Do you have a science or technology background yourself?
Not exactly… music was my first passion! I originally studied to become a secondary school music teacher, which I did for a number of years and absolutely loved. In those early years of teaching, I
became fascinated by technology and its role in helping students learn, so I decided to return to college to do a Masters in Technology and Learning. From there, I got the opportunity to join a small team in Trinity College Dublin to co-found and develop a new STEM outreach programme, which eventually became Bridge21. I’m very proud that today it’s one of the university’s flagship outreach programmes. Three years ago I had the chance to apply for this job at Google and I’ve been here ever since!

Recent data shows that Ireland continues to experience a skills shortage in the STEM sector. Why is it important for companies like Google to support events like the Midlands Science Festival and what do you think we can do to keep dispelling the myth that science is difficult?
We are delighted to be able to sponsor important events like the Midlands Science festival. The best way to dispel the myths about STEM is to expose students from an early age. It is also about lighting a spark and then keeping that spark alive throughout primary and second-level schooling, for those who have
the interest and aptitude. Some 98% of our engineers at Google had some level of exposure to CS before college. I am thrilled to see the introduction of Computational Thinking to the Primary School Maths curriculum, and the new Leaving Certificate Computer Science subject. Great opportunities lie ahead for our young people in years to come!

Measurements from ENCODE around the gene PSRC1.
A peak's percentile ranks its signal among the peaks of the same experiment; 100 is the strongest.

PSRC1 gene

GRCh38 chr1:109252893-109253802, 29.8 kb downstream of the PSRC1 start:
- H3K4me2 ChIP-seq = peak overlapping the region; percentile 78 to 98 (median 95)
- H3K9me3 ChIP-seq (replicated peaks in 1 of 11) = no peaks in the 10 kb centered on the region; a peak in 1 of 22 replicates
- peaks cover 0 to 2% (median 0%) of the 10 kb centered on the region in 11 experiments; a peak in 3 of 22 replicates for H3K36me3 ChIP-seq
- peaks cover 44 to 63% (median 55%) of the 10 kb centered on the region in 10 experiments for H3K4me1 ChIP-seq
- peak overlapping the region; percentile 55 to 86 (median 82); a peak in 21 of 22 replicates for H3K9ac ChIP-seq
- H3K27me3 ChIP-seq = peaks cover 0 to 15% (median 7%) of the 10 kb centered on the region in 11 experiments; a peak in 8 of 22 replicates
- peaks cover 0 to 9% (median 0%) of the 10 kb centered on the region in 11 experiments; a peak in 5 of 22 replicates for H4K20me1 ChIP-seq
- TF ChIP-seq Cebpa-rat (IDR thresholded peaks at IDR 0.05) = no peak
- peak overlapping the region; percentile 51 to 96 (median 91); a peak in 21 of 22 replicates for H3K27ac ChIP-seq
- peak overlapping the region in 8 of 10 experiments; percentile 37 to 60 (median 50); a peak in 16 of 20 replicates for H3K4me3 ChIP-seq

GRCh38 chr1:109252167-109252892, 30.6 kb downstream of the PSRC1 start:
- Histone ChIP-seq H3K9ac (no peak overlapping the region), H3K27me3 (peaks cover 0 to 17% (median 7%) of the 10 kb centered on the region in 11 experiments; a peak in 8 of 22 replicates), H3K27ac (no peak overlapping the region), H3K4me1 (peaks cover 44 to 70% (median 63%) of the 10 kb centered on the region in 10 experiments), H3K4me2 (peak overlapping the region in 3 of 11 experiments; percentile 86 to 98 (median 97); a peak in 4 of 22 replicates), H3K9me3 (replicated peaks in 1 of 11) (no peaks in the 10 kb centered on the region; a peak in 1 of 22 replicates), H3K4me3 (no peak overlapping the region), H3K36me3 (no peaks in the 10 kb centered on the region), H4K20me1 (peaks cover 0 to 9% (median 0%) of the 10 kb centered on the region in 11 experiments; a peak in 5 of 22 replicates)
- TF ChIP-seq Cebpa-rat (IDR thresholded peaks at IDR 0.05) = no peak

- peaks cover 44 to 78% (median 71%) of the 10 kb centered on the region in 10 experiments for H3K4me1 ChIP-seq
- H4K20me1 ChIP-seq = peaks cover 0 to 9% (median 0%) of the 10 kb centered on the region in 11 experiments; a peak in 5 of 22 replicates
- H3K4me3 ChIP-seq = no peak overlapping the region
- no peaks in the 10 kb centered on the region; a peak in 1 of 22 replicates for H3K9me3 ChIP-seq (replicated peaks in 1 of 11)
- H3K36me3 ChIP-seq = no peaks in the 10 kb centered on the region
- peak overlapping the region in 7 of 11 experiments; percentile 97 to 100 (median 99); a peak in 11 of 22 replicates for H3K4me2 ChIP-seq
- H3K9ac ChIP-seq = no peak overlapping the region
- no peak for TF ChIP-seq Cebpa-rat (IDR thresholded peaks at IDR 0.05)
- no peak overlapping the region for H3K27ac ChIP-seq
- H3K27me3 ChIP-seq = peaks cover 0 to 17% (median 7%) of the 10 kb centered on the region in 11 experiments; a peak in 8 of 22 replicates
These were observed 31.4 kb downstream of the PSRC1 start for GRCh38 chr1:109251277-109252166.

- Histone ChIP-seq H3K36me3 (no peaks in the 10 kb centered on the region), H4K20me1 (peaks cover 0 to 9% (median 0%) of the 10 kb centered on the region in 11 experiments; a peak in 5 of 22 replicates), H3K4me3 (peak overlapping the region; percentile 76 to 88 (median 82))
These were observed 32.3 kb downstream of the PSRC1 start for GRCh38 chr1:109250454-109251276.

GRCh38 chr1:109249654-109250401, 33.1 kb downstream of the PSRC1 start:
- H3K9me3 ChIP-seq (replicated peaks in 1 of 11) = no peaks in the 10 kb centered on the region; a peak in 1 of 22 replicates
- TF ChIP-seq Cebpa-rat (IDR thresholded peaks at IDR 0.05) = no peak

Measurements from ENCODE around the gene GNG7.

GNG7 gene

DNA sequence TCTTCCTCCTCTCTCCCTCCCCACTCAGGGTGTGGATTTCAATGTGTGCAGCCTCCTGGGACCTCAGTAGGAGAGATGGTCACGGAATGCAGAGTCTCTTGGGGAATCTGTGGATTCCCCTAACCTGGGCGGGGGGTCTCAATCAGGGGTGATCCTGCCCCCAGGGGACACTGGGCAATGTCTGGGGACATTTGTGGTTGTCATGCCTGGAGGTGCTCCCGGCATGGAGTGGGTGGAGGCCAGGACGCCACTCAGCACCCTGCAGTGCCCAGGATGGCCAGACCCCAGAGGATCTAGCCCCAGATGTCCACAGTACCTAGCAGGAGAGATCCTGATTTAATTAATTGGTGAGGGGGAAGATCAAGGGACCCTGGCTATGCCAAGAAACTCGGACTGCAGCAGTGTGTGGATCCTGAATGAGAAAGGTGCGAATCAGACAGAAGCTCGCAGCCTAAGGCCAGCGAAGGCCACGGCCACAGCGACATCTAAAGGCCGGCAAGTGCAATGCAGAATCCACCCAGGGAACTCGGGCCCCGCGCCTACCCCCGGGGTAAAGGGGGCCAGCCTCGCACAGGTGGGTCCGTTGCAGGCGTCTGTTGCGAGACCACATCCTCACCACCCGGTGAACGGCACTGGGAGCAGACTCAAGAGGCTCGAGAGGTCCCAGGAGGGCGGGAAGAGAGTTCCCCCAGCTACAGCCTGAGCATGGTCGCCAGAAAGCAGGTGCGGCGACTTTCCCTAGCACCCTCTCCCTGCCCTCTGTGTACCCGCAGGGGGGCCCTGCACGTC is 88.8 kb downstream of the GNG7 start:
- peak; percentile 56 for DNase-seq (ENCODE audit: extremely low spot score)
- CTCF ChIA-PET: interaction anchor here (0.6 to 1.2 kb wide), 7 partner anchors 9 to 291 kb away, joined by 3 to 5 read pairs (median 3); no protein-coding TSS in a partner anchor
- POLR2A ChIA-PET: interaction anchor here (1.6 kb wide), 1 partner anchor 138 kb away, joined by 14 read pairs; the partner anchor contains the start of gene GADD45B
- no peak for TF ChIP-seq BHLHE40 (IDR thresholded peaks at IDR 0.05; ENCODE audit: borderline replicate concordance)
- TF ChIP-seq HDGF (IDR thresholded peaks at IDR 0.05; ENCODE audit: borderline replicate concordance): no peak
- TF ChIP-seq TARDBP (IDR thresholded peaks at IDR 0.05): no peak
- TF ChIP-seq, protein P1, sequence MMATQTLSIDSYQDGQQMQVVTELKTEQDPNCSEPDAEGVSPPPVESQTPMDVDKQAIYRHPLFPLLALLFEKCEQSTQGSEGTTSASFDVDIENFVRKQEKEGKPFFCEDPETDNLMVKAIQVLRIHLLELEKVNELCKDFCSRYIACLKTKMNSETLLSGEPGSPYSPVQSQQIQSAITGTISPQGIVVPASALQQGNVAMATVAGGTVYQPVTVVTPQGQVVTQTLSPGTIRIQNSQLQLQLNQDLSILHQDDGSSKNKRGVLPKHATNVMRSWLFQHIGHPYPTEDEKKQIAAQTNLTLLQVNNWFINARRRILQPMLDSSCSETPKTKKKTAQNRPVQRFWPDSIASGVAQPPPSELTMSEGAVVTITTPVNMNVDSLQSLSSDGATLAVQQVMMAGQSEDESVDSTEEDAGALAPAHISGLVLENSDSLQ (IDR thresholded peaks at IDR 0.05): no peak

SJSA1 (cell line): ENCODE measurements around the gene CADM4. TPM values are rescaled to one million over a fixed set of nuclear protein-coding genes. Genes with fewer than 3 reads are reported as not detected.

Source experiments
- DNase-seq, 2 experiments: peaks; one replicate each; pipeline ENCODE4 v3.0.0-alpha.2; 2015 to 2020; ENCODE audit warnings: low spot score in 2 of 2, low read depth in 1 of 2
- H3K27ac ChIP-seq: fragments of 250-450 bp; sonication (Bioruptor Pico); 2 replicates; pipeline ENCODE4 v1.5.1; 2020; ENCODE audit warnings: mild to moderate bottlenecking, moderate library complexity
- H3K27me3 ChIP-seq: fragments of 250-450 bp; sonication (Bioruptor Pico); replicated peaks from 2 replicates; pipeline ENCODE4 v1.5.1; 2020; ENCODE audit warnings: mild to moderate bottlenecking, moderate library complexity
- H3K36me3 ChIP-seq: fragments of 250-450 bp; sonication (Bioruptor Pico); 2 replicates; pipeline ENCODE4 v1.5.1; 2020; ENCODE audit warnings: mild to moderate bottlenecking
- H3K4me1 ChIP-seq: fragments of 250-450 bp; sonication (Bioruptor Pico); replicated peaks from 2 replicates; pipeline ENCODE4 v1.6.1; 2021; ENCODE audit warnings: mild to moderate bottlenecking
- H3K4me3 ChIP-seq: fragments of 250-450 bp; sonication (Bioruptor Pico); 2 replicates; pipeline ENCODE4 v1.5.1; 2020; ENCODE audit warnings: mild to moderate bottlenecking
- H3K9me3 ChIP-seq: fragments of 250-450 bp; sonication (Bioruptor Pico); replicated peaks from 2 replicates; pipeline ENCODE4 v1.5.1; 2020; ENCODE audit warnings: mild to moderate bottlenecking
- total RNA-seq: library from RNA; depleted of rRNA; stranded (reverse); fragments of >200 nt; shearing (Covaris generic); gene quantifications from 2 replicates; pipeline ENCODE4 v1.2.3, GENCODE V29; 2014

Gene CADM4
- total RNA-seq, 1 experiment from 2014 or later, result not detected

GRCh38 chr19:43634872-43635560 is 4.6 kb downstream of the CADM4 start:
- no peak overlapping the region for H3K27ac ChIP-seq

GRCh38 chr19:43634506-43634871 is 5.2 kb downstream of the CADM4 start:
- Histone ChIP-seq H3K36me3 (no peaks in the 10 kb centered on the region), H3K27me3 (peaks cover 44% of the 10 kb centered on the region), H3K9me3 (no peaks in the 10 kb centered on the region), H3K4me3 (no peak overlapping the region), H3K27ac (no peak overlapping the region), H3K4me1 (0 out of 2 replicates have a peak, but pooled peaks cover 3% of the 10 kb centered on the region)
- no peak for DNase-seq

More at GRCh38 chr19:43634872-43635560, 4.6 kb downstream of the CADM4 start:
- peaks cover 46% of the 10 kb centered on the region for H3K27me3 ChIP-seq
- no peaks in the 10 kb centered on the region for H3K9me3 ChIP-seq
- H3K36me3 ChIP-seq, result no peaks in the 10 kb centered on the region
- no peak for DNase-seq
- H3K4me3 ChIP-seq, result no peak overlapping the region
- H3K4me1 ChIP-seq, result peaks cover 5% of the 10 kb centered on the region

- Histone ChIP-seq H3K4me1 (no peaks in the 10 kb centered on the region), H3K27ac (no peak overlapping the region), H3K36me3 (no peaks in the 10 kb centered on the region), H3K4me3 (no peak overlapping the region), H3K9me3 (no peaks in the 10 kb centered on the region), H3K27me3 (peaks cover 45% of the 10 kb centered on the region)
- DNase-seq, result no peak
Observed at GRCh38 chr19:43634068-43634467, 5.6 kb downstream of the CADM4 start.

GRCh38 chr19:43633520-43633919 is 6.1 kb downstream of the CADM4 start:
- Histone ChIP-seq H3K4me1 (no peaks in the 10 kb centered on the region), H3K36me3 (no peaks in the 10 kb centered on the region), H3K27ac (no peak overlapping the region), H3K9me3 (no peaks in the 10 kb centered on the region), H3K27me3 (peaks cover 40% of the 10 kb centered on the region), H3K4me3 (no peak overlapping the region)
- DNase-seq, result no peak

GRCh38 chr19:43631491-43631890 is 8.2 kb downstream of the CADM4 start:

Are there are any specific challenges in attracting women into science and technology related fields and do you have any suggestions on how this could be addressed?

So many girls start out with a love of science and technology, but lose it somewhere along the way. Google believes that a diverse workforce leads to better products for diverse users and we are especially committed to reversing the negative trends around women in technology-related fields, in particular CS.

To guide our outreach and investments in this space, we conducted a study in 2014 to identify and understand the factors that influence young women’s decisions to pursue degrees in CS. It identified
encouragement and exposure as the leading factors influencing this critical choice and learned that anyone can help increase female participation in CS, regardless of their technical abilities or background. The most encouraging outcome of the study was that these factors have practical solutions, that anyone can undertake, requiring little more than time and interest. There’s enormous potential for positive change in this space!

What is your favourite science fact?
Your heartbeat mimics the beat of the music you’re listening to.

Who doesn’t like to make slime!?